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Simply Solo Spotlight: I Fear Breakups

July 31, 2012

A little late this Tuesday (sorry, I was sick all day), but I wanted to get you this week’s Simply Solo Spotlight. This one really moved me and I hope you enjoy it. It’s written by Margaret from I Am Not A Hobo Yet, where she talks about dealing with unemployment.

Quick shameless plug: Do you have a story to tell? Advice to offer? Did you just have literally the worst date of your life and you must write about it? I’d love to have you as the next Simply Solo Spotlight! Find out how you can be the next writer for Simply Solo here!

I Fear Breakups

I feared breakups more than I fear spiders. I feared the agony of deciding to part ways for good, the anxiety of a solitary future, the regret of giving your heart to someone. I feared the nostalgia from seeing the gifts he gave me and the question of whether he misses me. I feared oversleeping without someone waking me every morning.

So, when my boyfriend proposed a few years ago after 5 years of a long-distance relationship, I accepted, elatedly. After all, he loves to cook! And heʼs a morning person! But, as the wedding date approached, I lost my job with no end to unemployment in sight. My future husband suggested that I didnʼt need a job and that I could live with him, but staying at home never was my dream. I feared breakups, though, so I swallowed my doubts, got married, and moved.

I found unemployed life difficult in a new city without friends, and my husband traveled frequently for work. I slipped into a crushing depression, and because my husband ridiculed mental help, I secretly saw a therapist for what turned into a year. I thought my husband deserved a happy wife, and besides, happy spouses avoided breakups, right? When my husband refused to help me find a job within his company, I hid my frustration.

I believed my husband wanted me home, and anyway, did I tell you I feared breakups? When my husband stomped angrily around a house deemed a “pigsty,” I spent several hours each subsequent week cleaning and arranging our home to his liking. I learned how to clean, very seriously, because I feared breakups.

More than I feared breakups, though, I love birthdays. I adore it all – the cake, the friends, the gifts. So, I planned a three-day build-up to my husbandʼs birthday. Day 1: Happy hour at an expensive Italian restaurant. Day 2: Professional photo shoot as a couple, followed by happy hour and bleu-cheese-and-pork-belly pub chips. Day 3: Homemade birthday cake and a trip to In-and-Out. Day 4: Dinner at a seafood restaurant of his choice.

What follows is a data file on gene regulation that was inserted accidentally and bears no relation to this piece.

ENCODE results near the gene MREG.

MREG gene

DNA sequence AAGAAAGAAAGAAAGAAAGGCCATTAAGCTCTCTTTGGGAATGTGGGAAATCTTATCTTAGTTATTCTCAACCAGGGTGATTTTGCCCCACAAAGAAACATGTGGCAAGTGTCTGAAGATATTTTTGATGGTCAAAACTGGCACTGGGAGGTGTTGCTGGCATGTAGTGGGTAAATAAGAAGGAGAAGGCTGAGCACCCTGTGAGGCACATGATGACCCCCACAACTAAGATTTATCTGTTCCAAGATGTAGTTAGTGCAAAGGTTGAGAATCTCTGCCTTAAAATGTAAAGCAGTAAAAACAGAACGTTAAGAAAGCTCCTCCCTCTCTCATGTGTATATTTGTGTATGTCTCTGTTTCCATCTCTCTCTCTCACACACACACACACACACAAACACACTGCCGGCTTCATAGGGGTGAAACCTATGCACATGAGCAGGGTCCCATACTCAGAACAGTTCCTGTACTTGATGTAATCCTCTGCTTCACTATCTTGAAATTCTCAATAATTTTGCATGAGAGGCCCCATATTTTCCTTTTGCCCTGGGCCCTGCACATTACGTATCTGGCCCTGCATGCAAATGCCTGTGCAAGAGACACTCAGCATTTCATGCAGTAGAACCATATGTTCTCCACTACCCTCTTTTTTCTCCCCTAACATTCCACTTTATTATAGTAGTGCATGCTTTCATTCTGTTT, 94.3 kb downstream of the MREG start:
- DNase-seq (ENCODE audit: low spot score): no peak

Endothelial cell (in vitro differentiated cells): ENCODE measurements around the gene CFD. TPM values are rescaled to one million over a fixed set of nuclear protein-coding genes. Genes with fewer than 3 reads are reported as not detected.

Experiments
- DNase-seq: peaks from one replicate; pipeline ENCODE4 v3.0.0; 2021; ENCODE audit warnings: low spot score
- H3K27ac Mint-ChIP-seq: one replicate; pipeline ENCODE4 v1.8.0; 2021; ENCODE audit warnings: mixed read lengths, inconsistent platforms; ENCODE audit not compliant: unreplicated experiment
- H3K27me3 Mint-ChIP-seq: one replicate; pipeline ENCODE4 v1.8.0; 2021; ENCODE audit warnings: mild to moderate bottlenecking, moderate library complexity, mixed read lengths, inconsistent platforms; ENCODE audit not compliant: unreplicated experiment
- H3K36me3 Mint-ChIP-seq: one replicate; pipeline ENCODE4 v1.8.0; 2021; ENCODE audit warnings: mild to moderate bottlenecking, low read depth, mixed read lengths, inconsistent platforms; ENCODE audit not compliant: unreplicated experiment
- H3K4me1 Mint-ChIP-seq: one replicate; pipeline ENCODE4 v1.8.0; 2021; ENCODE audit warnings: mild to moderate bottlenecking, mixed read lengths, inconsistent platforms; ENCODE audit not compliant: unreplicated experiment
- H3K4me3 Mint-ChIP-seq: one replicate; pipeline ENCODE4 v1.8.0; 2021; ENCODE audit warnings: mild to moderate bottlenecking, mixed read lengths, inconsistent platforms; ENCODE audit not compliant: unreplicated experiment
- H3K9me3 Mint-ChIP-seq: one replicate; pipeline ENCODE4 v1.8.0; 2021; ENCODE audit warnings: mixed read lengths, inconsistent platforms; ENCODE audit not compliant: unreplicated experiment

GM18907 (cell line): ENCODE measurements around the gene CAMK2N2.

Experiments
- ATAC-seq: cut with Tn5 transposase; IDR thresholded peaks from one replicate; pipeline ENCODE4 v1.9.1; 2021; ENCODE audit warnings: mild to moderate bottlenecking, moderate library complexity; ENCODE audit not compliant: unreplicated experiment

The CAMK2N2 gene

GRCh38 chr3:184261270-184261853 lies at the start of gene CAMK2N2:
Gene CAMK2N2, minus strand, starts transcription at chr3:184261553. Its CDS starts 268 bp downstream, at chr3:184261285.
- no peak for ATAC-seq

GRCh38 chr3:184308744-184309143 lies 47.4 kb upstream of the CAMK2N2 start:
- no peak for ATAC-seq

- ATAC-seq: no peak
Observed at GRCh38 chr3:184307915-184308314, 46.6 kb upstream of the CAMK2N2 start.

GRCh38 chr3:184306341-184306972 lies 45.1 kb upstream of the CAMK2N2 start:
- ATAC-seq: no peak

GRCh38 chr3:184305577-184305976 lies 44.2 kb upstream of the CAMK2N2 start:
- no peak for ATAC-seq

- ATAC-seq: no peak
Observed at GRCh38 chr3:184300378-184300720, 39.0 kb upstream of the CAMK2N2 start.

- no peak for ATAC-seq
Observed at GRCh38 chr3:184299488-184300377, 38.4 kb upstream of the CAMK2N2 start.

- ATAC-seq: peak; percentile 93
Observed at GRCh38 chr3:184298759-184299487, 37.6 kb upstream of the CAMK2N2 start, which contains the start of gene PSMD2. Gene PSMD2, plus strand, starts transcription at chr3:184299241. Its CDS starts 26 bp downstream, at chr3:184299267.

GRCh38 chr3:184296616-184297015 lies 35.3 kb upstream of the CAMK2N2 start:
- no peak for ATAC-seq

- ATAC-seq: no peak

Imagine my surprise on Day 4 when my husband arose, sullen and angry. With his reassurance that he didnʼt feel upset with me, I drove us to our favorite outdoor mall, where we wandered confused and dejected. In silence, we returned home, where my husbandʼs ears increasingly grew red at the tops. Several times, I asked him if he was angry with me. He said no, and though I thought otherwise, I feared breakups enough not to inquire further. Rather than celebrate his birthday eating sickening mounds of shellfish and gigantic slices of double chocolate cake, my husband stated quietly we were going to eat at IHOP, where we consumed omelets with questionable cheese paste and salty buttermilk pancakes in deafening silence.

For the next two days, my husband renewed his anger every day. But, I feared breakups. So even though I felt frustrated that my husband felt free to ruin his birthday, I kept quiet, just like when my husband wore oil-soaked shoes into the house after a long day of cleaning, or refused to help me find a job. When my husband finally arrived home one day and declared that I didnʼt care about him, I tried to explain that I indeed cared very much. I did everything I could without his asking – clean, fix, love. In fact, when I should have been taking care of myself, I tended to as many of his needs as possible because I feared breakups. My husband wouldnʼt listen.

To brush off the hurt from a failed, thankless birthday party, I threw on my running shoes and ran until my heart stopped aching. As my feet carried me step over arduous step in the blistering Arizona summers, I saw a woman losing herself with increasing clarity. I saw someone defined poorly by a man too short-sighted to find love in front of him, too insecure to let me work with him, too critical to enjoy married life. And I saw a woman too consumed in silence. I mentally outlined things I wanted to blurt to my husband, but when I reached my house, nothing came to mind. It didnʼt matter. I knew my husband wouldnʼt see what I saw, and I didnʼt care to explain it.

Instead, I firmly committed to speaking up, putting myself first, and trusting myself. I wrote these goals on index cards and placed them in my drawers. I repeated them as I tied my shoelaces, walked to my car, and took a shower. I began to address conflicts immediately and plan personal getaways. My husbandʼs botched birthday really became a rebirth of my own. And I ceased fearing breakups since.

Copyright 2012. Simply Solo blog by Catherine Gryp. All Rights Reserved.


24 Comments leave one →
  1. July 31, 2012 9:50 pm

    Wow. I literally almost cried reading this! How compelling and “real.” It’s amazing that you realized your weakness and essentially did something about it. There are many of us that have that some fear and it can be crippling. Thank you for sharing!

    • August 1, 2012 12:18 am

      Thanks for your comment! This post was initially intended to be a random blurb on my blog, but I really wanted to share the moment with a larger audience. I thought it would be some relief to me and possibly helpful to others. I’m so glad you liked it!

  2. July 31, 2012 10:27 pm

    I love how it felt like I was reading a diary, watching a movie, reading an expertly crafted novel and also a fine poem all in one. I am so happy for you!

    • August 1, 2012 12:24 am